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10 Foods To Avoid When You’re Pregnant Or Trying To Conceive

Watching what you eat is absolutely crucial when you’re pregnant or trying to conceive. These are the 10 foods you should avoid until junior is safely in this world.

American entrepreneur and motivational speaker Jim Rohn advised people to treat their bodies like a temple, not a woodshed. Part of this philosophy entails being mindful of what you eat, which makes sense. There’s a good reason why ‘junk food’ bears this name. Consuming too much of it (as with everything else) will wreak havoc on your body, no matter how active or fit you are.

For women who are pregnant or trying to conceive (TTC), you will need to be extra careful about what you eat. On one hand, there are foods that either boost your fertility or help with the foetus' growth. Your primary care physician or gynaecologist will recommend these in a heartbeat, encouraging you to boost your consumption.

On the other hand, there are foods that you must avoid until your child is born. These foods and beverages have the reverse effect, either lowering your fertility levels or harming the foetus’ growth. Needless to say, they are complete no-nos along with activities and procedures that are deemed as harmful.

Check out the 10 food items that you should absolutely avoid while you’re pregnant or trying to conceive below.

Disclaimer: The information provided in this post is not intended as medical advice.

1. Alcohol

pregnant woman uses hand to signal she avoids alcohol

This one’s a no brainer.

Researchers haven’t determined a safe amount of alcohol to consume while you’re pregnant, but there's no reason to pop the champagne [1]. Alcohol consumption at each trimester affects the foetus’ development in different ways. You’re not out of the woods in the third trimester either, with preterm delivery and a low birth weight being real possibilities [2].

Then there’s the risk of Foetal Alcohol Syndrome (FAS), which an infant suffers from when their mother drinks heavily while pregnant [3]. This is an entirely preventable disorder and all you need to do is cut alcohol out of your diet.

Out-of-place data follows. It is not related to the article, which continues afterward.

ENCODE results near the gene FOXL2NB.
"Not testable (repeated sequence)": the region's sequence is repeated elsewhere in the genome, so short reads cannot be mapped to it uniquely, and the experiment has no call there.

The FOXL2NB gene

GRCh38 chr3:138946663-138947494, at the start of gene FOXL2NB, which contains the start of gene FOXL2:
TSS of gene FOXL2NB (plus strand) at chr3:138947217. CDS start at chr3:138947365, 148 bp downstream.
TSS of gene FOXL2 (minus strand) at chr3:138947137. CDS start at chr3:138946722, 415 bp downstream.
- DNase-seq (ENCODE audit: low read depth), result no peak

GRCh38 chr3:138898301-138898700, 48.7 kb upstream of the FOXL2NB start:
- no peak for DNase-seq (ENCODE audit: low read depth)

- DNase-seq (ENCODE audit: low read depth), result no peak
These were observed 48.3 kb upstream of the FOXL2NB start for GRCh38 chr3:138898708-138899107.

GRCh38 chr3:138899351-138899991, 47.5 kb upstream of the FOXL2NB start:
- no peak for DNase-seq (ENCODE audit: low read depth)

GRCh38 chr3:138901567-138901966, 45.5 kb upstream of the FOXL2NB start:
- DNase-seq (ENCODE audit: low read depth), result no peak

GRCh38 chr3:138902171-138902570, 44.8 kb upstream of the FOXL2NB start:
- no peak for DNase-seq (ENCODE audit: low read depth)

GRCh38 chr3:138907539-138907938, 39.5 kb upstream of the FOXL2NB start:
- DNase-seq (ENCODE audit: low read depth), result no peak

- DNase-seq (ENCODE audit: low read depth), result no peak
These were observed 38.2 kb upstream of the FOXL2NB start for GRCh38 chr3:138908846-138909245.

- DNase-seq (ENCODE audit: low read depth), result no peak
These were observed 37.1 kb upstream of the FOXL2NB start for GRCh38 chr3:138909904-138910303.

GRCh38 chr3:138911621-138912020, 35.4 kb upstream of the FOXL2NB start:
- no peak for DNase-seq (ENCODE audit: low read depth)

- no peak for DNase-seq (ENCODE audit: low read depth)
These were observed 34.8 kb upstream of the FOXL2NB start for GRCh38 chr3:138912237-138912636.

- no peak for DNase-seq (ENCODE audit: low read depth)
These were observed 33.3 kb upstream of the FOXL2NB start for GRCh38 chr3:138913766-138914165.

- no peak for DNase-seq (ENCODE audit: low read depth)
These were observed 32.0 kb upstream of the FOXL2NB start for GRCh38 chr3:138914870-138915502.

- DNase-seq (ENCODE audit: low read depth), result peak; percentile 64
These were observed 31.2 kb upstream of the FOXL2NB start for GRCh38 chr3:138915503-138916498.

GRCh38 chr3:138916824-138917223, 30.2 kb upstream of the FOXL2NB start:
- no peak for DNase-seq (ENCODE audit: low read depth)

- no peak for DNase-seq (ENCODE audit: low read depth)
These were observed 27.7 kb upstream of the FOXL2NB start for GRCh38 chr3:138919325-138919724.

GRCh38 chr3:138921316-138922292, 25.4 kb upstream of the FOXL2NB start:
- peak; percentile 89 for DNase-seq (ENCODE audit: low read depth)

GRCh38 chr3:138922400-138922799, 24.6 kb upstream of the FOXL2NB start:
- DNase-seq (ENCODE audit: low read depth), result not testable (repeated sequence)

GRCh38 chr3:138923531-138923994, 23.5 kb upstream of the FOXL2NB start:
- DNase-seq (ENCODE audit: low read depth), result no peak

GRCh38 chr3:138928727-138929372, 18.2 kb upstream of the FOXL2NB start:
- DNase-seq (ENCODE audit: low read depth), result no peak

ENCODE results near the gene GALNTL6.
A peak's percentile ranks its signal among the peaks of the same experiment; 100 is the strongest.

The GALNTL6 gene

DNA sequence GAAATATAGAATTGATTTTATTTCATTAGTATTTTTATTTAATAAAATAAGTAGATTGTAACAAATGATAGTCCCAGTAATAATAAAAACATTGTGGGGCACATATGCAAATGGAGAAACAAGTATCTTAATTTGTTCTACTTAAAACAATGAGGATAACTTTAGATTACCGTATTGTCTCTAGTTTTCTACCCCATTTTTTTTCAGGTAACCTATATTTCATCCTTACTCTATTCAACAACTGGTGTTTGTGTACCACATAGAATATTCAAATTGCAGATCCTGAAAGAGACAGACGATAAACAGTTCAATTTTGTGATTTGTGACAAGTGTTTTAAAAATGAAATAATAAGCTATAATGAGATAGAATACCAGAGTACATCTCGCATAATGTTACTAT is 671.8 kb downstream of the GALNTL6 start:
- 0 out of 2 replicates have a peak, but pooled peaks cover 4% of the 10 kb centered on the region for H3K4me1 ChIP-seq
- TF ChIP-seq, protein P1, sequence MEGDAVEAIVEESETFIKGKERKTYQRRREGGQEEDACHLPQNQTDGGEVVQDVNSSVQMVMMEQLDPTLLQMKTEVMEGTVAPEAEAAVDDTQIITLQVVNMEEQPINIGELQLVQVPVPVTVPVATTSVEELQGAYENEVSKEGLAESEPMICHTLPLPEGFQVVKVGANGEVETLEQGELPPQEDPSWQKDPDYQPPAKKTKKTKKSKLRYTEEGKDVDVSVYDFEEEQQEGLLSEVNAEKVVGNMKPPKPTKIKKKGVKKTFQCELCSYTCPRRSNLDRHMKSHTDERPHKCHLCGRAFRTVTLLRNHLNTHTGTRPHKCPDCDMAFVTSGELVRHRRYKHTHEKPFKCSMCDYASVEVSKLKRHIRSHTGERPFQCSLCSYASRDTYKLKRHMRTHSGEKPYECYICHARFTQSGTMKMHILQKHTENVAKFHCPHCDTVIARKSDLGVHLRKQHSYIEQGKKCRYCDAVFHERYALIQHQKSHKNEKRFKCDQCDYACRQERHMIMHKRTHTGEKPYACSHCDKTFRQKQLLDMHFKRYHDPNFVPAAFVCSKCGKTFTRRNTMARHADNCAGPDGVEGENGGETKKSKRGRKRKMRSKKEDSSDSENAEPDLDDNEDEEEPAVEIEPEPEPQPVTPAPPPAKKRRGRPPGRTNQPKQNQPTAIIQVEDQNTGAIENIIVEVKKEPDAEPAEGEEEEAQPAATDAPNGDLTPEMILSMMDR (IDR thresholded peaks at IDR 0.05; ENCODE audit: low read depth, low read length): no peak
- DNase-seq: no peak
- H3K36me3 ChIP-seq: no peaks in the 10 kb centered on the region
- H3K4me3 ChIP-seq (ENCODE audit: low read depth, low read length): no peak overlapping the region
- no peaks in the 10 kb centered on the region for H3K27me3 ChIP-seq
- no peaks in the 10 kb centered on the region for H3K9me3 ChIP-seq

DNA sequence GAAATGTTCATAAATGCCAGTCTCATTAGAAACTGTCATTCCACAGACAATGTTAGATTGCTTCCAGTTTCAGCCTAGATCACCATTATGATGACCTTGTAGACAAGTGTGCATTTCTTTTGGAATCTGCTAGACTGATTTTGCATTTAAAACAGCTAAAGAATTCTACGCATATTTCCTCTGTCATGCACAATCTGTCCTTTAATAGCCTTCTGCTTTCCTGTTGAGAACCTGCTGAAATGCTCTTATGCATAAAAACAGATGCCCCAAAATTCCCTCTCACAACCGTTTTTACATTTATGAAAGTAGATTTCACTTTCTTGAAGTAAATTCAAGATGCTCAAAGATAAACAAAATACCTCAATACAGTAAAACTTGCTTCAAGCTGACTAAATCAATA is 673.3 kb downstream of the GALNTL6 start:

To resist the temptation, you (and perhaps your partner) will want to start building this no-alcohol habit the moment you make the decision to try for a baby.


2. High-mercury fish

The mercury levels in fish are generally not a concern for most adults, and we usually pay no mind to it when ordering our meals. However, if you are pregnant, high-mercury fish is a big no-no as excessive mercury in a mother’s bloodstream affects the foetus’ developing brain and nervous system [4].

These include king mackerel, marlin, sharks, and swordfish. On the bright side, fish like salmon, cod, tilapia, and sardines are deemed as excellent choices for pregnant ladies. High-mercury fish is safe to consume for women who are trying to conceive, but it’s another food item that you would want to start avoiding altogether just to be safe [5].


3. Raw meat, fish, and seafood

If you’re a fan of sashimi, steak tartare, or freshly shucked oysters, you’ll need to curb your cravings for a little while. When you consume these foods, there’s the risk of toxoplasmosis, contamination with coliform bacteria, and salmonella [6]. For pregnant women, these are as scary as they sound, increasing the risk of miscarriage or stillbirth [7].

Just to be safe, women who are trying to conceive should also avoid raw meat, fish and seafood since you might not know that you’re pregnant until you’ve performed the pregnancy test [8].


4. Unwashed fruits and vegetables

avoid unwashed fruits and vegetables

Washing your fruits and vegetables may be tedious after a long day, but doing this will keep your body safe and sound. The reason behind this is again, the risk of toxoplasmosis. As they’re transported from one location to another, fruits and vegetables may have been contaminated with harmful bacteria, hence the risk [9].

All you need to do would be to thoroughly rinse the fruits and vegetables under running water. Don’t worry, you won’t have to procure food-specific soaps.


5. Unpasteurised dairy products

The reason behind this would be the pasteurisation process, which heats food to a certain temperature to kill bacteria. As the name suggests, unpasteurised dairy products like raw milk do not undergo this process, making them unsafe for pregnant women. They may contain harmful bacteria, including e. coli, salmonella, or listeria [10].